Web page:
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  18. Finding Our Way Through Phenotypes.Andrew R. Deans, Suzanna E. Lewis, Eva Huala, Salvatore S. Anzaldo, Michael Ashburner, James P. Balhoff, David C. Blackburn, Judith A. Blake, J. Gordon Burleigh, Bruno Chanet, Laurel D. Cooper, Mélanie Courtot, Sándor Csösz, Hong Cui, Barry Smith & Others - 2015 - PLoS Biol 13 (1):e1002033.
    Despite a large and multifaceted effort to understand the vast landscape of phenotypic data, their current form inhibits productive data analysis. The lack of a community-wide, consensus-based, human- and machine-interpretable language for describing phenotypes and their genomic and environmental contexts is perhaps the most pressing scientific bottleneck to integration across many key fields in biology, including genomics, systems biology, development, medicine, evolution, ecology, and systematics. Here we survey the current phenomics landscape, including data resources and handling, and the progress that (...)
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  19. The Evaluation of Ontologies: Toward Improved Semantic Interoperability.Leo Obrst, Werner Ceusters, Inderjeet Mani, Steve Ray & Barry Smith - 2006 - In Chris Baker & Kei H. Cheung (eds.), Semantic Web: Revolutionizing Knowledge Discovery in the Life Sciences. Springer. pp. 139-158.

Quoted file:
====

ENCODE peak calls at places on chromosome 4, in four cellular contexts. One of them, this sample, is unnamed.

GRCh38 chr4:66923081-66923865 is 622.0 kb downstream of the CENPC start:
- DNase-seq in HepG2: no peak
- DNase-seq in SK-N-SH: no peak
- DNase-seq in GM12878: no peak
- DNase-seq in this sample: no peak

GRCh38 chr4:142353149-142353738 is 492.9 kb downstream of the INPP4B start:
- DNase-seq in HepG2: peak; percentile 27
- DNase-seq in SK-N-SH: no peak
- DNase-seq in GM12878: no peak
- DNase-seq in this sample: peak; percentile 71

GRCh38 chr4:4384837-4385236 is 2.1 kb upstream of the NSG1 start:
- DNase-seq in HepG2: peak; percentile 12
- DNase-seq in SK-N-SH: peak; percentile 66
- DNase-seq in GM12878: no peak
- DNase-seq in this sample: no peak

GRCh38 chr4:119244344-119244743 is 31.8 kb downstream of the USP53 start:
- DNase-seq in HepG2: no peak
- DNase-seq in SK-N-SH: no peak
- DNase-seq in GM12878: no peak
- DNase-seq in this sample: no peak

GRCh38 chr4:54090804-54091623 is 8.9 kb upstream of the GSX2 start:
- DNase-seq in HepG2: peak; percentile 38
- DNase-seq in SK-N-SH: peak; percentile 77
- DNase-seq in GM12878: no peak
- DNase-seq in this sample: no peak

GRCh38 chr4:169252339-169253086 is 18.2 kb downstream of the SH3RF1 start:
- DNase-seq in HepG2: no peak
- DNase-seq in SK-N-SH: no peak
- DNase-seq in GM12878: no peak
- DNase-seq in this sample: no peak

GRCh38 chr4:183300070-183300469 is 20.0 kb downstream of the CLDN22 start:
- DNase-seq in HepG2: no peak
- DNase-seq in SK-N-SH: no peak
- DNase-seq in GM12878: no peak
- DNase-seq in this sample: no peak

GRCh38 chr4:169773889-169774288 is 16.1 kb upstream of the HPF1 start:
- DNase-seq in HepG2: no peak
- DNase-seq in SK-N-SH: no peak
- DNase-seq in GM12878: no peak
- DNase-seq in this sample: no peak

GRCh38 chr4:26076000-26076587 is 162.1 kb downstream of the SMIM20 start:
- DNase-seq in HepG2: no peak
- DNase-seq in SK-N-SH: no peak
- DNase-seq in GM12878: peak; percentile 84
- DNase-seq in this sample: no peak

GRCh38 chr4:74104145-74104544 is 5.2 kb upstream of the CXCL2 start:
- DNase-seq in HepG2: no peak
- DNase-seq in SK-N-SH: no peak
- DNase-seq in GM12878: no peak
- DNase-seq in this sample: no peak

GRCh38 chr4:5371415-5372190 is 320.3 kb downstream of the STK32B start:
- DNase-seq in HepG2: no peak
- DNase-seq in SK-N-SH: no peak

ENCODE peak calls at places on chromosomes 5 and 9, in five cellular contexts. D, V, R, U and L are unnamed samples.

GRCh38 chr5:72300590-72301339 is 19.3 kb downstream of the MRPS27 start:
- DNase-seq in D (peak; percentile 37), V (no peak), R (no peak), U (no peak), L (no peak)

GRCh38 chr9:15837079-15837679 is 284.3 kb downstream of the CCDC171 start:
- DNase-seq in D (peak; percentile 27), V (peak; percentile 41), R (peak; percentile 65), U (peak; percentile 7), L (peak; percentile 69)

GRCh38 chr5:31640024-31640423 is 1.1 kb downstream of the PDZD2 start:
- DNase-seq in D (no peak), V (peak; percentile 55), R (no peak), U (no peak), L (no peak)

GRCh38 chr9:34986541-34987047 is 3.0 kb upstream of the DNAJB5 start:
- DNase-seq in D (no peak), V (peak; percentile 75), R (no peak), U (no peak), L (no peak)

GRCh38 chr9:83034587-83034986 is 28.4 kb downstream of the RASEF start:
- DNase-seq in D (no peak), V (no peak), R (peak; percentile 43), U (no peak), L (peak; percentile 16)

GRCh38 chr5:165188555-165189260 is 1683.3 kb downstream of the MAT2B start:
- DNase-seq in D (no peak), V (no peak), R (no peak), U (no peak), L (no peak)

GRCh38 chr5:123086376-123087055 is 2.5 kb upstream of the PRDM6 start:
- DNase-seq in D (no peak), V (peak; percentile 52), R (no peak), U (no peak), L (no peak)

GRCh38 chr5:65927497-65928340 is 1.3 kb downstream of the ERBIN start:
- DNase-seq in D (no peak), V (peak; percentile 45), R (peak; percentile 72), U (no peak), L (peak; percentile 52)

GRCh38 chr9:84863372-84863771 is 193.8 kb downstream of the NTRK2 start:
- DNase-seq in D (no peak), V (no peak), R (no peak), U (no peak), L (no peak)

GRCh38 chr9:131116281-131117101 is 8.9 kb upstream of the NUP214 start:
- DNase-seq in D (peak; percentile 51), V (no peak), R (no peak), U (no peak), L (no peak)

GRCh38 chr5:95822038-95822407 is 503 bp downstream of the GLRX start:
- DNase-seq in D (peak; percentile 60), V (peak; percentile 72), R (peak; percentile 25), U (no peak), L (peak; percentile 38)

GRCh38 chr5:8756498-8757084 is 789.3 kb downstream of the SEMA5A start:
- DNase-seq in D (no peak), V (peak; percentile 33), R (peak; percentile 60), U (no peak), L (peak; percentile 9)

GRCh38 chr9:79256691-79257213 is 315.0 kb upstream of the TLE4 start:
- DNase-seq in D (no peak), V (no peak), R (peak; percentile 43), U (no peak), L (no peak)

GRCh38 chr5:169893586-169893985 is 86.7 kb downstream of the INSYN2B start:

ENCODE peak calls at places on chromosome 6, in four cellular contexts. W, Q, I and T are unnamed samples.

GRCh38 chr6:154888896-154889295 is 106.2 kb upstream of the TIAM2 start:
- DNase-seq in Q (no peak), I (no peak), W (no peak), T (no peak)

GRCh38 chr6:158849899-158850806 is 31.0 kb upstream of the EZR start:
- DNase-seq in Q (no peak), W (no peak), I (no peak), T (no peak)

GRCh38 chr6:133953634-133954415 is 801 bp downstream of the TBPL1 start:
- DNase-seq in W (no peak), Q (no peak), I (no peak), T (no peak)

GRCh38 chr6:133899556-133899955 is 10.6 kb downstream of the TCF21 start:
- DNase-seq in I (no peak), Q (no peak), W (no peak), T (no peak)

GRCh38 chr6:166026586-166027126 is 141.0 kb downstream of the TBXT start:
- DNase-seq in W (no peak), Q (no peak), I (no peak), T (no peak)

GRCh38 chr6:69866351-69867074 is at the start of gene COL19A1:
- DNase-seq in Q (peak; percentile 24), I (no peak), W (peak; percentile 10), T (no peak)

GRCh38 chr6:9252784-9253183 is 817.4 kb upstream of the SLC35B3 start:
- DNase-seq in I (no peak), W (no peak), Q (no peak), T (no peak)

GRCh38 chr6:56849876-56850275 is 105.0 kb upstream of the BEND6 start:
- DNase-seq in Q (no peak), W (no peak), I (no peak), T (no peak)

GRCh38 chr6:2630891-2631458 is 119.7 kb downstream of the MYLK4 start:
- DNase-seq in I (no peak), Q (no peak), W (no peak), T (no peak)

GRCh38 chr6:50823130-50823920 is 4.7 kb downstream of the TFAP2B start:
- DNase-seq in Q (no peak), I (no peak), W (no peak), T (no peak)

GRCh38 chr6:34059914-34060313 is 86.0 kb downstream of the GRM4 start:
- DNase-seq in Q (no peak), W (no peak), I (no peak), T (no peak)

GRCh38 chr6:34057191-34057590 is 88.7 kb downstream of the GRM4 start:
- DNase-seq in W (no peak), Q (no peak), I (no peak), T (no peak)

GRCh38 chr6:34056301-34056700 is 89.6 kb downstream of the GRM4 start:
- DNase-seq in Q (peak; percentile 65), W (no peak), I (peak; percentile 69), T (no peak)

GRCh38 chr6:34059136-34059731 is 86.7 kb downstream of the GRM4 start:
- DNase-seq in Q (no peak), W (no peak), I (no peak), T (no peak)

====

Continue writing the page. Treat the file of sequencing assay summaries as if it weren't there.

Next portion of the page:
Recent years have seen rapid progress in the development of ontologies as semantic models intended to capture and represent aspects of the real world. There is, however, great variation in the quality of ontologies. If ontologies are to become progressively better in the future, more rigorously developed, and more appropriately compared, then a systematic discipline of ontology evaluation must be created to ensure quality of content and methodology. Systematic methods for ontology evaluation will take into account representation of individual ontologies, (...)
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  20. HL7 RIM: An Incoherent Standard.Barry Smith & Werner Ceusters - 2006 - Studies in Health Technology and Informatics 124 (Proceedings of MIE 2006):133–138.
    The Health Level 7 Reference Information Model (HL7 RIM) is lauded by its authors as ‘the foundation of healthcare interoperability’. Yet even after some 10 years of development work, the RIM is still subject to a variety of logical and ontological flaws, which has placed severe obstacles in the way of those who are called upon to develop implementations. We offer evidence that these obstacles are insurmountable and that the time has come to abandon an unworkable paradigm.